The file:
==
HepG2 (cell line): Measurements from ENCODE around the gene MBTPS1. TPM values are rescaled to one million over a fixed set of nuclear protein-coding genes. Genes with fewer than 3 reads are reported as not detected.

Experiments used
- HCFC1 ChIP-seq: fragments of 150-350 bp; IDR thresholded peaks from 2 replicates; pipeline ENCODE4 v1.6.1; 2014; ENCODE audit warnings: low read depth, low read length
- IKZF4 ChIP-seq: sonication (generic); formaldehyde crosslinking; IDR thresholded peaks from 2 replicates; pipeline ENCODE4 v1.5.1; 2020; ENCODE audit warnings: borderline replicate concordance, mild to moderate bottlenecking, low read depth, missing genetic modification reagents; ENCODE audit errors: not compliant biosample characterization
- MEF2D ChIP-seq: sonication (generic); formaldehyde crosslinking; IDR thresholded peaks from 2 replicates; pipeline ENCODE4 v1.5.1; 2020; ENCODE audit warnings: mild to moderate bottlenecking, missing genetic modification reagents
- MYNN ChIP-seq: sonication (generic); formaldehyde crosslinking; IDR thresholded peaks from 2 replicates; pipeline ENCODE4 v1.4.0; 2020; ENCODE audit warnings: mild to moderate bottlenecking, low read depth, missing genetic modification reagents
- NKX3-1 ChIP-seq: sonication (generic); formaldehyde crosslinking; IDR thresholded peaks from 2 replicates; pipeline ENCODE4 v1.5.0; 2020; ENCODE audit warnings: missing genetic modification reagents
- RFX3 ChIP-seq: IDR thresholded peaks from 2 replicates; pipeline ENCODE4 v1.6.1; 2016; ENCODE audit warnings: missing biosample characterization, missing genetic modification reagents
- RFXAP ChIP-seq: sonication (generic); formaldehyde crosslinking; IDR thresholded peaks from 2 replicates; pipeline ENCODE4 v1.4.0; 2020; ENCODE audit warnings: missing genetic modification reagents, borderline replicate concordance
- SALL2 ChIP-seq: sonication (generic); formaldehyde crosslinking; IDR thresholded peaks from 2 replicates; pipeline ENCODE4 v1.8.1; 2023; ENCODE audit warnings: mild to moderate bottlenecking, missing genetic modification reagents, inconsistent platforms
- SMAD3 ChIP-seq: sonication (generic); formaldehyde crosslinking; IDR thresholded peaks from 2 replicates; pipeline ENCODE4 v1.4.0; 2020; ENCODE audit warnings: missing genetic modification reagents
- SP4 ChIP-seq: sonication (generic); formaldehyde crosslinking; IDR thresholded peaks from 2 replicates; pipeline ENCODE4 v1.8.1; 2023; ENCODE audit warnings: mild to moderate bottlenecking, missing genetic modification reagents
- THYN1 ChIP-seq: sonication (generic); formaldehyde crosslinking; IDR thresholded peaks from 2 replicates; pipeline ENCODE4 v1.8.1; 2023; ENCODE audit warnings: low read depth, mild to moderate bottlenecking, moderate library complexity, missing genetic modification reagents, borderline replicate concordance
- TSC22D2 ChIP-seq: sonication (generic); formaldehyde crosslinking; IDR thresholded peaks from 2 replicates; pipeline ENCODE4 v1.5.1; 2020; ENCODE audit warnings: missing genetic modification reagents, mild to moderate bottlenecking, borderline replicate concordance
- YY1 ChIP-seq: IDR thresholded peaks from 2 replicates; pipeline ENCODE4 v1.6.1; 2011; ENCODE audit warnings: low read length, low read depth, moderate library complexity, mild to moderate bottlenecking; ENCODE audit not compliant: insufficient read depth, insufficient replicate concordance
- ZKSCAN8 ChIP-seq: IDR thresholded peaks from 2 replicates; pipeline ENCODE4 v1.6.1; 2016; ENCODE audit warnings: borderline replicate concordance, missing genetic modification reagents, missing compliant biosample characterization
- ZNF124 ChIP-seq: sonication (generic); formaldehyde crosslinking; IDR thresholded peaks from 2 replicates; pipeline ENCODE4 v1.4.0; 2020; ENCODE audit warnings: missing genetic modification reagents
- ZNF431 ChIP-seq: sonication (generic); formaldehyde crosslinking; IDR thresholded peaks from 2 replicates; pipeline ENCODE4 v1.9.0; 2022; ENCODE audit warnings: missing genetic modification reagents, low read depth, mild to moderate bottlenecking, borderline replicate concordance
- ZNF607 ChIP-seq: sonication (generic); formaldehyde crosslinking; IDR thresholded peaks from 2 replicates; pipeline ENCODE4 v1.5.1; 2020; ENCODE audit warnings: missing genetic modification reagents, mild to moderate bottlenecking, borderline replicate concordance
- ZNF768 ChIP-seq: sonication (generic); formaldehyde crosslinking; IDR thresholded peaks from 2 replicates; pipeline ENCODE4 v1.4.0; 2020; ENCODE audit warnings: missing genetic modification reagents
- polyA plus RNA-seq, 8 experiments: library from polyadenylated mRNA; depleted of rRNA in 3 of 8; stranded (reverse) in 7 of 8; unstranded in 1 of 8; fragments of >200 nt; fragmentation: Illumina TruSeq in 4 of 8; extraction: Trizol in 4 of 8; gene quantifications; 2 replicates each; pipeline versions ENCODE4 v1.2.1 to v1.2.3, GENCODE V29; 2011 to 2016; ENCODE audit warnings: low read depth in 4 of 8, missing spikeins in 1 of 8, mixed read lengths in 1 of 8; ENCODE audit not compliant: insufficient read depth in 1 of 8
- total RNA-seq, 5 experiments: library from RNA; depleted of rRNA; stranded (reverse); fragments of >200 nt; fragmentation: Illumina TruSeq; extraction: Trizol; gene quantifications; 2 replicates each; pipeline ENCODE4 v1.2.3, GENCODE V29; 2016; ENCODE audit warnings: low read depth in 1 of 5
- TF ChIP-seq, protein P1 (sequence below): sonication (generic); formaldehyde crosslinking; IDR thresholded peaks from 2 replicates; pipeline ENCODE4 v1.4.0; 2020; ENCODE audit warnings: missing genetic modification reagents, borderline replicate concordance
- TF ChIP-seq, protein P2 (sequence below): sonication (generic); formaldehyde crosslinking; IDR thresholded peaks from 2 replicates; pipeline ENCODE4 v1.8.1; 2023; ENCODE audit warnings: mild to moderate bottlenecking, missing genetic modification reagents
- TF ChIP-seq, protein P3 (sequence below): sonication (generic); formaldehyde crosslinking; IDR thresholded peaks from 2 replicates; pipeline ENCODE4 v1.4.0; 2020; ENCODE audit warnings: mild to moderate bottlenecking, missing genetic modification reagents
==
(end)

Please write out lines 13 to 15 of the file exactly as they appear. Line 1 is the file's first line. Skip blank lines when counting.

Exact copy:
- THYN1 ChIP-seq: sonication (generic); formaldehyde crosslinking; IDR thresholded peaks from 2 replicates; pipeline ENCODE4 v1.8.1; 2023; ENCODE audit warnings: low read depth, mild to moderate bottlenecking, moderate library complexity, missing genetic modification reagents, borderline replicate concordance
- TSC22D2 ChIP-seq: sonication (generic); formaldehyde crosslinking; IDR thresholded peaks from 2 replicates; pipeline ENCODE4 v1.5.1; 2020; ENCODE audit warnings: missing genetic modification reagents, mild to moderate bottlenecking, borderline replicate concordance
- YY1 ChIP-seq: IDR thresholded peaks from 2 replicates; pipeline ENCODE4 v1.6.1; 2011; ENCODE audit warnings: low read length, low read depth, moderate library complexity, mild to moderate bottlenecking; ENCODE audit not compliant: insufficient read depth, insufficient replicate concordance